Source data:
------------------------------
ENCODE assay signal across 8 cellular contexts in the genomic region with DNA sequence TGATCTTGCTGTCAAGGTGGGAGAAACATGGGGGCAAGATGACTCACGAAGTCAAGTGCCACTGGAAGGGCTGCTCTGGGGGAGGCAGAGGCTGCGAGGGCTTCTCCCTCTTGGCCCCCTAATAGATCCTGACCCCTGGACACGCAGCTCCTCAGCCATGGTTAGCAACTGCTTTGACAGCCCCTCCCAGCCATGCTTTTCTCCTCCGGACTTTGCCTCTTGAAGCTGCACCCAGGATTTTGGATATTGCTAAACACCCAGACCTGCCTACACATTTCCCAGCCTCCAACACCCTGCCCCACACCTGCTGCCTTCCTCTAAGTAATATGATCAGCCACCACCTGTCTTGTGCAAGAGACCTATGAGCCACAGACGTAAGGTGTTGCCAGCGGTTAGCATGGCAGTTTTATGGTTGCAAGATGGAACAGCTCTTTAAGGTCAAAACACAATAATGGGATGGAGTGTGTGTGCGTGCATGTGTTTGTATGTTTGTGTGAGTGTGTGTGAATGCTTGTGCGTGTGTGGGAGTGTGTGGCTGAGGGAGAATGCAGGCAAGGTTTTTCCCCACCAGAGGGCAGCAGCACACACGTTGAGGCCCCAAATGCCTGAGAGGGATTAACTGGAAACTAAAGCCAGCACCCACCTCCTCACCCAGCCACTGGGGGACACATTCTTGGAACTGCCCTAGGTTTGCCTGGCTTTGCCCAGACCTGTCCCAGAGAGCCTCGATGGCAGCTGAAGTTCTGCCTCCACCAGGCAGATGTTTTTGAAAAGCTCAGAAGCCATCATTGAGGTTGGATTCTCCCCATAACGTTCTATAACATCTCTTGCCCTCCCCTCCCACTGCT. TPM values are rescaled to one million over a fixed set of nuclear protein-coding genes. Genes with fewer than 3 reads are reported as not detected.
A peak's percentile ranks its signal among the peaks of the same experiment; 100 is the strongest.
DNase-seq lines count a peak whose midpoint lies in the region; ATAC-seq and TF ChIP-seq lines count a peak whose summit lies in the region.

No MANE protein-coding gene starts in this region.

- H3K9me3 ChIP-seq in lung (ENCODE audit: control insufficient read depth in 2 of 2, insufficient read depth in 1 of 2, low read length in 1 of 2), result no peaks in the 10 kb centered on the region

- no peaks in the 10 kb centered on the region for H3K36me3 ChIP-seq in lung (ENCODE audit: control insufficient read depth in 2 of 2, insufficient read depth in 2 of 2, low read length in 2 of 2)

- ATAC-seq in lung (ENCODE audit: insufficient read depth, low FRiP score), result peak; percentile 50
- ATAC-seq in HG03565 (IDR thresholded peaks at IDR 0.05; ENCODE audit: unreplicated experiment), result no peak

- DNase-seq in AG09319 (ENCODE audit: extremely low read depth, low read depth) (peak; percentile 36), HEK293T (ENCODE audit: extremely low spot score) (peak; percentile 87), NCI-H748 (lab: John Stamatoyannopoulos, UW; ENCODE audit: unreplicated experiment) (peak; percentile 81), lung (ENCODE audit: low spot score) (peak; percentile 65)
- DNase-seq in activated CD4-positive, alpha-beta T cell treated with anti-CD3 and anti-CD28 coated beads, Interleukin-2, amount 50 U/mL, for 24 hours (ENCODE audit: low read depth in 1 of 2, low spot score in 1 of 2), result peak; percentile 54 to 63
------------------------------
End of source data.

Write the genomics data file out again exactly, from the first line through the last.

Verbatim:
ENCODE assay signal across 8 cellular contexts in the genomic region with DNA sequence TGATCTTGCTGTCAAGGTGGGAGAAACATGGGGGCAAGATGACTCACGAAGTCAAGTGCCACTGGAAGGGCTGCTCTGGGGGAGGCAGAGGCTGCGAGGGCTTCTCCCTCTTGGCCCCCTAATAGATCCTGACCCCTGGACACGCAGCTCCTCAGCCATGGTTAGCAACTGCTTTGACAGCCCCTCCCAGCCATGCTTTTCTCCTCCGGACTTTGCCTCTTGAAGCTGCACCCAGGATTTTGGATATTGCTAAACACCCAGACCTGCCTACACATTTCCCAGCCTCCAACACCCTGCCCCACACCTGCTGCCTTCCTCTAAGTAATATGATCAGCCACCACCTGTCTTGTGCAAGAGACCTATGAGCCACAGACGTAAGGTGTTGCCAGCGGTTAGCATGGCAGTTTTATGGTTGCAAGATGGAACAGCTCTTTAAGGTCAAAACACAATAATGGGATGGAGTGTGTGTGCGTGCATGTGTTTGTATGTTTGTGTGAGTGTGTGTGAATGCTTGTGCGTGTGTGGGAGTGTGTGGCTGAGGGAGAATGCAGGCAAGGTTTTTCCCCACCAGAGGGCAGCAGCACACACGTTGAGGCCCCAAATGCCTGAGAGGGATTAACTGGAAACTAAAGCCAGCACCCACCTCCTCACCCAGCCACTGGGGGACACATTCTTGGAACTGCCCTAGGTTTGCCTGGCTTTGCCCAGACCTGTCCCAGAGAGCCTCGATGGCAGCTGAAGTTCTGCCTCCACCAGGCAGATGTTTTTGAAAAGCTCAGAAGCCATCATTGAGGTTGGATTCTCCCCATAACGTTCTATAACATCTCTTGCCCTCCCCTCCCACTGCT. TPM values are rescaled to one million over a fixed set of nuclear protein-coding genes. Genes with fewer than 3 reads are reported as not detected.
A peak's percentile ranks its signal among the peaks of the same experiment; 100 is the strongest.
DNase-seq lines count a peak whose midpoint lies in the region; ATAC-seq and TF ChIP-seq lines count a peak whose summit lies in the region.

No MANE protein-coding gene starts in this region.

- H3K9me3 ChIP-seq in lung (ENCODE audit: control insufficient read depth in 2 of 2, insufficient read depth in 1 of 2, low read length in 1 of 2), result no peaks in the 10 kb centered on the region

- no peaks in the 10 kb centered on the region for H3K36me3 ChIP-seq in lung (ENCODE audit: control insufficient read depth in 2 of 2, insufficient read depth in 2 of 2, low read length in 2 of 2)

- ATAC-seq in lung (ENCODE audit: insufficient read depth, low FRiP score), result peak; percentile 50
- ATAC-seq in HG03565 (IDR thresholded peaks at IDR 0.05; ENCODE audit: unreplicated experiment), result no peak

- DNase-seq in AG09319 (ENCODE audit: extremely low read depth, low read depth) (peak; percentile 36), HEK293T (ENCODE audit: extremely low spot score) (peak; percentile 87), NCI-H748 (lab: John Stamatoyannopoulos, UW; ENCODE audit: unreplicated experiment) (peak; percentile 81), lung (ENCODE audit: low spot score) (peak; percentile 65)
- DNase-seq in activated CD4-positive, alpha-beta T cell treated with anti-CD3 and anti-CD28 coated beads, Interleukin-2, amount 50 U/mL, for 24 hours (ENCODE audit: low read depth in 1 of 2, low spot score in 1 of 2), result peak; percentile 54 to 63